Some Tiny Preterm Babies Show Poorer Mental Health Later in Adulthood
There’s a trend amongst preterm births and black mothers, and stats show, there’s no slowing down. Black infants also have a greater chance of being born very preterm (less than 32 completed weeks). In 2004, 4.1% of black infants were born very preterm, compared to 1.8% of Hispanic infants, 1.6% of white infants, 2.2% of Native American infants and 1.5% of Asian infants. Very preterm infants face the highest risk for death and serious lifelong disabilities and a new study suggests, people who were born very preterm may be at higher-than-normal risk of anxiety disorders and certain other mental health issues, even into their 30s.
Those risks, researchers found, appeared particularly elevated among those who had been exposed to prenatal steroid medication.
Corticosteroids are commonly given to pregnant women in danger of preterm delivery, to help speed the baby’s lung development and lower the risk of life-threatening complications.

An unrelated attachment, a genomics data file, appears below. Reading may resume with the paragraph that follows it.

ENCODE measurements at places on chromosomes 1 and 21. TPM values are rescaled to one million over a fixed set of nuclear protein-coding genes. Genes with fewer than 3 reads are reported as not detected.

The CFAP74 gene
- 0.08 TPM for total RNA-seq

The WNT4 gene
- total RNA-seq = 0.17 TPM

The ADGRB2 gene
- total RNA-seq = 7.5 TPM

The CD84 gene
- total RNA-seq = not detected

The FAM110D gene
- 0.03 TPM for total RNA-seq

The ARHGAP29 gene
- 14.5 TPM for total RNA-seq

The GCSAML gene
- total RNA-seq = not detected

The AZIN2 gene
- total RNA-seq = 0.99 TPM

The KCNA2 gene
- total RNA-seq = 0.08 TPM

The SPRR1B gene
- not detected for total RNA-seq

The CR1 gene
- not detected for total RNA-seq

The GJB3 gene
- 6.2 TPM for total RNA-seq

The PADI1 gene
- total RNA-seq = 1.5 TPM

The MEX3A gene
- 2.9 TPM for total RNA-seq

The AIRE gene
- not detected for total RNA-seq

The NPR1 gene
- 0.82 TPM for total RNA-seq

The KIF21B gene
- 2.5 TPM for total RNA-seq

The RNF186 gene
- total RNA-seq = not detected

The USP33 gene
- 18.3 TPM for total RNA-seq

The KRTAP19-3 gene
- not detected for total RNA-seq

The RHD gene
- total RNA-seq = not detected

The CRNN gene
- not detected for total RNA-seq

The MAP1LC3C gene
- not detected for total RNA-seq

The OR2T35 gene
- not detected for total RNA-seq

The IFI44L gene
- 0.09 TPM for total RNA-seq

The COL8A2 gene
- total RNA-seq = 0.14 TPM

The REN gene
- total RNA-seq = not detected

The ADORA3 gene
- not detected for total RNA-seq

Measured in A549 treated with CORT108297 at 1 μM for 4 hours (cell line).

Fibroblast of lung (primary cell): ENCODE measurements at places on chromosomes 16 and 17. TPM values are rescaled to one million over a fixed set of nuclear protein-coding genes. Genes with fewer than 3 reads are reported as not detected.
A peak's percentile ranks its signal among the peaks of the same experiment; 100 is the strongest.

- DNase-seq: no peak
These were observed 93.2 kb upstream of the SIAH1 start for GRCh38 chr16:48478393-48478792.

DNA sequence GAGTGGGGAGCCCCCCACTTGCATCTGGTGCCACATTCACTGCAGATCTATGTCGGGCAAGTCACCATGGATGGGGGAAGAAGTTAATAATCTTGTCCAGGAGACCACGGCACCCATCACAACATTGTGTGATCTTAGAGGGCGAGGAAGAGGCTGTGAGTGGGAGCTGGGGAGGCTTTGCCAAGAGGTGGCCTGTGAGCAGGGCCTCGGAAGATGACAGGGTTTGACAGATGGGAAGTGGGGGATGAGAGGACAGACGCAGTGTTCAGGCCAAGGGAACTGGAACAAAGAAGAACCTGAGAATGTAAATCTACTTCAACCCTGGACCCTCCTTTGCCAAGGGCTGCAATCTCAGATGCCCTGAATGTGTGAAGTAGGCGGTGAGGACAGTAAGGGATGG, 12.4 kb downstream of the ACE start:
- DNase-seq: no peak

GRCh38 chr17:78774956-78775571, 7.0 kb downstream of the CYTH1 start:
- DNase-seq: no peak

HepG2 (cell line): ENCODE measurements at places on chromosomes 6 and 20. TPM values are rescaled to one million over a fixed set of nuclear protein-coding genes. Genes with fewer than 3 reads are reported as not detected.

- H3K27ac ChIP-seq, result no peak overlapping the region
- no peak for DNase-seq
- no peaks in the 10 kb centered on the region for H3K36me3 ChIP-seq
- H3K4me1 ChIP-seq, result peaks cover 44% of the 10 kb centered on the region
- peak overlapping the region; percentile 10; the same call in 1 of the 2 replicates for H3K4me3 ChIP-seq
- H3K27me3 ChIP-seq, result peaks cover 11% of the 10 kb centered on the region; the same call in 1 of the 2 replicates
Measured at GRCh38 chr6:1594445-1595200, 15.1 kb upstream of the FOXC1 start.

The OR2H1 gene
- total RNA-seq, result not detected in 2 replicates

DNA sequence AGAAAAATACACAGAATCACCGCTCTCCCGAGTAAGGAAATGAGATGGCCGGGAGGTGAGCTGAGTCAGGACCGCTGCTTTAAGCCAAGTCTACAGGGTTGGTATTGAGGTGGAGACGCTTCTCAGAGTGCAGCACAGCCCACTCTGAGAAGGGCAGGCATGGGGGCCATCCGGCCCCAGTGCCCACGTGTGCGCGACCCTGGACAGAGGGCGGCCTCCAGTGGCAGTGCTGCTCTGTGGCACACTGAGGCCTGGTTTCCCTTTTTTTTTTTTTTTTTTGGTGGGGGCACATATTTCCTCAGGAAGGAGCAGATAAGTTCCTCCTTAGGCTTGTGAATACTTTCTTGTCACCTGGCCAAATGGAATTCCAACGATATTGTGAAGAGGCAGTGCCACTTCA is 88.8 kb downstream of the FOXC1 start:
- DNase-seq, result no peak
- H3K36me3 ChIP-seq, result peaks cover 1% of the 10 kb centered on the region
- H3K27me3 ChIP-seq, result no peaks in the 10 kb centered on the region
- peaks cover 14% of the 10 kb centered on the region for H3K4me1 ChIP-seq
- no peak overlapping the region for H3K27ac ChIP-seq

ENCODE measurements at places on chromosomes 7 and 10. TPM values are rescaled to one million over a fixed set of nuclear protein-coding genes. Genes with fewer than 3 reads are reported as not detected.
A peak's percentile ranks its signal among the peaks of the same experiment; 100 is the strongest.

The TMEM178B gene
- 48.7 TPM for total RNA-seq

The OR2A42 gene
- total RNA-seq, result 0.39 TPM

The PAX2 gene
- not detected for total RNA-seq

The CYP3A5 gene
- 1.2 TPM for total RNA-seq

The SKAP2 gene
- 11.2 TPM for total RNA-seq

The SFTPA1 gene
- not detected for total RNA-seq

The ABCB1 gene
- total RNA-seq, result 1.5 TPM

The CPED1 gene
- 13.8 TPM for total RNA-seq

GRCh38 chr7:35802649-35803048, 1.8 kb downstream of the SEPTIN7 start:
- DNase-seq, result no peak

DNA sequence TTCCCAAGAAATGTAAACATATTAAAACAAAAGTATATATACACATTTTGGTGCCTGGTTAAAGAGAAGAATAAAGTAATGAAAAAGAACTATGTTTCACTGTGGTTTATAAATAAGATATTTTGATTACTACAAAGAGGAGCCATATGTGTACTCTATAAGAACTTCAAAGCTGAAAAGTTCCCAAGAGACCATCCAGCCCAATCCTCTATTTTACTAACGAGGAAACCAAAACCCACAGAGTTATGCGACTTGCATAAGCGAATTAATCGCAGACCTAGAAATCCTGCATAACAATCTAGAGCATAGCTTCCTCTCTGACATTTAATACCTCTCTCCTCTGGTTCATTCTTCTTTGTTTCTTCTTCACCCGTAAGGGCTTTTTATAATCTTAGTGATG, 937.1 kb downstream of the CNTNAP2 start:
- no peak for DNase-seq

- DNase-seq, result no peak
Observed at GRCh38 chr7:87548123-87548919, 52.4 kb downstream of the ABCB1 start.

It’s not clear why the medications were tied to higher odds of mental health problems in adulthood, the study authors said. Only an association between the two was found, not a cause-and-effect link. The researchers stressed that expectant mothers should not be deterred from accepting prenatal steroids.
“I wouldn’t want anyone to get that message,” said Dr. Ryan Van Lieshout, an assistant professor of psychiatry and behavioral neurosciences at McMaster University in Hamilton, Ontario, Canada.
Instead, he said, parents and doctors should be aware of